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Amanda Kesner kesner at aecom.yu.edu
Mon Nov 24 13:49:04 EST 1997

> well in school.  I started out loving biology, and ended up hating it
> because all that mattered was memorizing a hundred facts and
> regurgitating them on the test, not understanding the underlying
> principles.  The beauty of nature and life was completely lost.  Getting
> an "A" wasn't the most important thing in my life, but I was very aware
> that I was on a scholarship and had to get A's and B's to stay in
> school.  "Love of learning" doesn't always translate to the classroom,
> at least the way a lot of subjects are taught.  Especially in
> introductory classes, many of the better students are put off by the
> relentless emphasis on the lowest common denominator, memorize a few
> facts and don't think too much about why.  (Not all professors are like
> that, of course, but I think they're the ones that get good teaching
> evaluations, because students know exactly what to expect!)

I'm sorry to say that this was my experience, too, at MIT.  Most of my
classes WERE aimed at the pre-meds, and therefore, were almost solely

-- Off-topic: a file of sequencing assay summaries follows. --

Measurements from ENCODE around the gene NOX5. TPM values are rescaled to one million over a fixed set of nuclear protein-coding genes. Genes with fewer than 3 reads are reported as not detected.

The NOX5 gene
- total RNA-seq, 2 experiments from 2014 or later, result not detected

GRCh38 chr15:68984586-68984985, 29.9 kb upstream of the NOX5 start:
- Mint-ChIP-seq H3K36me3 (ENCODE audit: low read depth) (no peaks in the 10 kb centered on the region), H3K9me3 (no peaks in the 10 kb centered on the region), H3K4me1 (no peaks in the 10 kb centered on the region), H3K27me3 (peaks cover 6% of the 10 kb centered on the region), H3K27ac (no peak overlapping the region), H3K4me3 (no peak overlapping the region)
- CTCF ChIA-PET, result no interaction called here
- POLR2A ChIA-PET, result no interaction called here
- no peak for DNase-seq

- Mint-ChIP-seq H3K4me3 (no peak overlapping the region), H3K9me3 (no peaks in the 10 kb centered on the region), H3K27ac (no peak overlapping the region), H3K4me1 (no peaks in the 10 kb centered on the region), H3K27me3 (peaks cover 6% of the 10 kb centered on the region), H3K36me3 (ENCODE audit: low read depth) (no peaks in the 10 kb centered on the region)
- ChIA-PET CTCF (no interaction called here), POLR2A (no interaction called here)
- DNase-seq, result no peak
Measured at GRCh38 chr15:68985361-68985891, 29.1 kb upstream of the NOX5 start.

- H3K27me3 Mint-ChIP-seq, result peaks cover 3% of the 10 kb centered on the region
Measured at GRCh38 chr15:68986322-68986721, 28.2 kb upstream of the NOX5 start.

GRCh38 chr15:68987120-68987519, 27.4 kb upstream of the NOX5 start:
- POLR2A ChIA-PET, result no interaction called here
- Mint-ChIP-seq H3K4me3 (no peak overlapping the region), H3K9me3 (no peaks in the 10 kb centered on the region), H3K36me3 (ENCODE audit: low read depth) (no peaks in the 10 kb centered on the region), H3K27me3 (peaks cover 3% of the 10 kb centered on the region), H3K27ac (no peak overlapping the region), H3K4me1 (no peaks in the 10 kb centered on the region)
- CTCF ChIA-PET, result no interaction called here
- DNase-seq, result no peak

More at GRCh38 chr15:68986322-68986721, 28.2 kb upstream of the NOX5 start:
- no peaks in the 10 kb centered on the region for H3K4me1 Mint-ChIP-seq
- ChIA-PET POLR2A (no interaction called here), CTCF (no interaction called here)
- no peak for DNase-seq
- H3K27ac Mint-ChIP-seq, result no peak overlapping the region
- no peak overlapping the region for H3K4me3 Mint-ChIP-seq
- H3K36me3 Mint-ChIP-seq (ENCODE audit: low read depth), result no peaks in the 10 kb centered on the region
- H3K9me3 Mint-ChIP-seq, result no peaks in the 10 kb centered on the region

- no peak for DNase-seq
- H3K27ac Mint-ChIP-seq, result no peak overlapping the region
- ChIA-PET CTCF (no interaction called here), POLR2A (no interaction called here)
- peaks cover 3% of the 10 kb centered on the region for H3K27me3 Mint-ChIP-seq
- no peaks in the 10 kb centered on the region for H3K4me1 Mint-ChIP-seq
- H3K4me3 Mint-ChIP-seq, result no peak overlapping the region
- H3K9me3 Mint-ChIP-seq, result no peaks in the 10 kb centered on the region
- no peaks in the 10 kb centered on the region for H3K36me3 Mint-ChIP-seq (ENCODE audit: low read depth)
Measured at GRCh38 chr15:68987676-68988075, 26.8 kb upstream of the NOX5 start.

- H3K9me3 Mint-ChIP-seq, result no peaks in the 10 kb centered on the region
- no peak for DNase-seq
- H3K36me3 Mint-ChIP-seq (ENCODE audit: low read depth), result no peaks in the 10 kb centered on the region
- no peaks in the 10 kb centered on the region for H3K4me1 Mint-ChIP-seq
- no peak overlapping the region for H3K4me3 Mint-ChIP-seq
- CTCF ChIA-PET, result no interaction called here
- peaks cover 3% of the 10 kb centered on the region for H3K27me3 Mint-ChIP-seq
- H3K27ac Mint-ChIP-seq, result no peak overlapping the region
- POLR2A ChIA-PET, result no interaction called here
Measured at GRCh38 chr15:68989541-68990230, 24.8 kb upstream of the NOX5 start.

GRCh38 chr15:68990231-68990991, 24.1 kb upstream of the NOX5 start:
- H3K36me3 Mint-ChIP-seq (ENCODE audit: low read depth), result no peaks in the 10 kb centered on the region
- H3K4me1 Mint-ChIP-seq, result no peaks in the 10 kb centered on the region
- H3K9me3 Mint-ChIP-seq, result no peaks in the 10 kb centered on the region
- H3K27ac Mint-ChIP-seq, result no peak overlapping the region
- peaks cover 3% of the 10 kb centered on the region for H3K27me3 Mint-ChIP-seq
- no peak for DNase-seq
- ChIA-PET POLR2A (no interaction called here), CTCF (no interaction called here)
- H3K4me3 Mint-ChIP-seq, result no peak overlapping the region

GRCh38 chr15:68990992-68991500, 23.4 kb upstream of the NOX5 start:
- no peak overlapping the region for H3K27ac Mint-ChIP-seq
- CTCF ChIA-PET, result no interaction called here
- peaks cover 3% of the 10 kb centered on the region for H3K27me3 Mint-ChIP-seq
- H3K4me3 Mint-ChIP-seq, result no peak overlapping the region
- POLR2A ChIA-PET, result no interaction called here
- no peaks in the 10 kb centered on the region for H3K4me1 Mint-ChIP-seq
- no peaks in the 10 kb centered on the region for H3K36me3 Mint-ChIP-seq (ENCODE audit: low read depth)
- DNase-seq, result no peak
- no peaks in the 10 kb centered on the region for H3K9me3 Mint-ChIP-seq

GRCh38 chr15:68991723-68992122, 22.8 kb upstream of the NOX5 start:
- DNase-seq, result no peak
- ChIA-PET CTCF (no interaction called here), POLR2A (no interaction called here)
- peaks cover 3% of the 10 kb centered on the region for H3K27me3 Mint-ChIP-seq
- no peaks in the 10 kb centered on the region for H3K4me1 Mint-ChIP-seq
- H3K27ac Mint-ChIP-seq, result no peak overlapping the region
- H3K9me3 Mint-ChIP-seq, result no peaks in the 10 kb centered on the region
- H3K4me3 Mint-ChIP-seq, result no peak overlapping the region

focused on memorizing the "facts"  that the profs wanted you to
regurgitate, rather than learning concepts and critical thinking.  Very,
very few of my bio courses taught these really important skills, and the
students that were there to learn, rather than get into med school,
suffered greatly.  (I am forced to admit, however, that during my time at
MIT, I knew exactly 2 bio majors other than myself who were not pre-med. 
One is in law school, now, and the other is planning on entering grad
school next fall like me.  So much for teaching the future researchers...) 
Just my gripes on the subject...


Amanda L. Kesner
Research Technician
Albert Einstein College of Medicine
kesner at aecom.yu.edu

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